Preserve Your Legacy

Estate Planning | Elder Law | Special Needs Planning


Guardianship, Conservatorship, & Proper Planning

There are those who are under the impression that the only thing that they need to plan when they are considering their estate is the eventual distribution of their assets after they pass away. This is really not the case, because it is also important to address matters that can crop up when you are still alive but unable to make decisions for yourself.

As we all know people who are reaching their twilight years sometimes encounter medical problems that lead to physical incapacity. There are others who reach the point where they are unable to make sound decisions due to a decline in their mental capacity. If any interested party feels as though an individual is no longer capable of handling his or her own affairs, they can petition the court to appoint a guardian to act on behalf of the incapacitated person. The guardian makes personal decisions, such as health care decisions as well as where the protected person will reside and how they will spend their time, as well as financial decisions in behalf of the estate of the protected party.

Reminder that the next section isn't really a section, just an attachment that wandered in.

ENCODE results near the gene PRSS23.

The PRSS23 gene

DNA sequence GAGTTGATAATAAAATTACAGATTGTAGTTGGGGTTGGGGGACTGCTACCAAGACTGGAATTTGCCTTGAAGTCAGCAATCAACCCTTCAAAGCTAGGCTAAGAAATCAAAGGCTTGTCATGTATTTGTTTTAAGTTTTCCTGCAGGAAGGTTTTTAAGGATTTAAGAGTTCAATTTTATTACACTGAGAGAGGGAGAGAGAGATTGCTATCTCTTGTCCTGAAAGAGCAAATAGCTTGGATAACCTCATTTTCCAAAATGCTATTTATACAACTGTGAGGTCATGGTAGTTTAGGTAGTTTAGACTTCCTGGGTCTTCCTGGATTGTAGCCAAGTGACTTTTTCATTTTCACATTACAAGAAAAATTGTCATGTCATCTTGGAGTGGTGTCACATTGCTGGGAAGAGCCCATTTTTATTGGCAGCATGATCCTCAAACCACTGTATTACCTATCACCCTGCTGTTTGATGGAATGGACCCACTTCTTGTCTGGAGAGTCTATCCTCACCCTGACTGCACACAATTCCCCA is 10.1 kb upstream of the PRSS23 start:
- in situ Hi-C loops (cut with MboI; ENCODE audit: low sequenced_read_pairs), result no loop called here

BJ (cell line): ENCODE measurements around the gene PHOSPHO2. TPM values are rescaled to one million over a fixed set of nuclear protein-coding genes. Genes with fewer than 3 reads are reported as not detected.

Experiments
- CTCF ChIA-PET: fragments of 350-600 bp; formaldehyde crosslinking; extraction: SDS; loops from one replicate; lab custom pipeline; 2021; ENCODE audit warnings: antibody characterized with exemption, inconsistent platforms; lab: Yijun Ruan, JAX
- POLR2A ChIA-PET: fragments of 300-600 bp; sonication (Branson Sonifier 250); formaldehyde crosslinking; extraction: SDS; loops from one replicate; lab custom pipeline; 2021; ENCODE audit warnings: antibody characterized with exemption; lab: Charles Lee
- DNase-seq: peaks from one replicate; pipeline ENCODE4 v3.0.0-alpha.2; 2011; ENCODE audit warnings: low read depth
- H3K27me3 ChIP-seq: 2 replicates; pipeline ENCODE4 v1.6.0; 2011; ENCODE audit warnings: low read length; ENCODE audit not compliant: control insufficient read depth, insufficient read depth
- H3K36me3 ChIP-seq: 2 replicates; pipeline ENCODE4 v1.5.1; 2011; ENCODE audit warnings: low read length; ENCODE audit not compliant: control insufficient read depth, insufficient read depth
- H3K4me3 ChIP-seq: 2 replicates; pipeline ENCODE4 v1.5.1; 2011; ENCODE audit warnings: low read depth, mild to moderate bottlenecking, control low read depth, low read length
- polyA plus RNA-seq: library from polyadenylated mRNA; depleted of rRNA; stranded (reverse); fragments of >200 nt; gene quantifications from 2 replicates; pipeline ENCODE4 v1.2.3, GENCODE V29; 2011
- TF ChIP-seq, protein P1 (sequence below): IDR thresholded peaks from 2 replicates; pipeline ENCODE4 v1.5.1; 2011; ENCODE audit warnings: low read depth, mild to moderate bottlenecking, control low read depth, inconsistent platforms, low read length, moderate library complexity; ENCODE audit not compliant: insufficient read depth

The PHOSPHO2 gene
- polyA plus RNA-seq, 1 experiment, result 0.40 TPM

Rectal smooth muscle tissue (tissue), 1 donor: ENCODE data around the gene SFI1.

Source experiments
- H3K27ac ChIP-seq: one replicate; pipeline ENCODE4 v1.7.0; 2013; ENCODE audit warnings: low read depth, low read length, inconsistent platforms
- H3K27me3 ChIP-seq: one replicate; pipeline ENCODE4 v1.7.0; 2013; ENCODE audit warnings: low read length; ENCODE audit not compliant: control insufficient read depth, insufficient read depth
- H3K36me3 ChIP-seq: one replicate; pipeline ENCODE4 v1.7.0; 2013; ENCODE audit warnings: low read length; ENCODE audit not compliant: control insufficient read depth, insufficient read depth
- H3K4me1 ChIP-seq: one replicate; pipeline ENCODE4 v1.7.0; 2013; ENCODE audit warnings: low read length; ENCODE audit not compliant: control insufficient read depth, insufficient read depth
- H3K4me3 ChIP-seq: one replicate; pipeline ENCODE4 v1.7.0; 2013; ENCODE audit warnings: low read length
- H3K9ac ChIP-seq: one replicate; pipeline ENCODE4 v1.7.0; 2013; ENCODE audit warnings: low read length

A lot of people don’t feel comfortable with the idea that someone may ask a court to decide who should make decisions in their behalf in the event of their incapacitation.

The way to avoid this is to make those decisions yourself in advance through the execution of legal documents known as health care proxy and durable financial power of attorney. With these two documents you name the person who you empower to make medical decisions on your behalf, and you also name a financial decision maker. In so doing you take personal control of the matter and keep it out of the hands of the court.

Incapacity planning is indeed an essential estate planning component that can save you and your family a great deal of stress should you be unable to make your own decisions at some point in the future.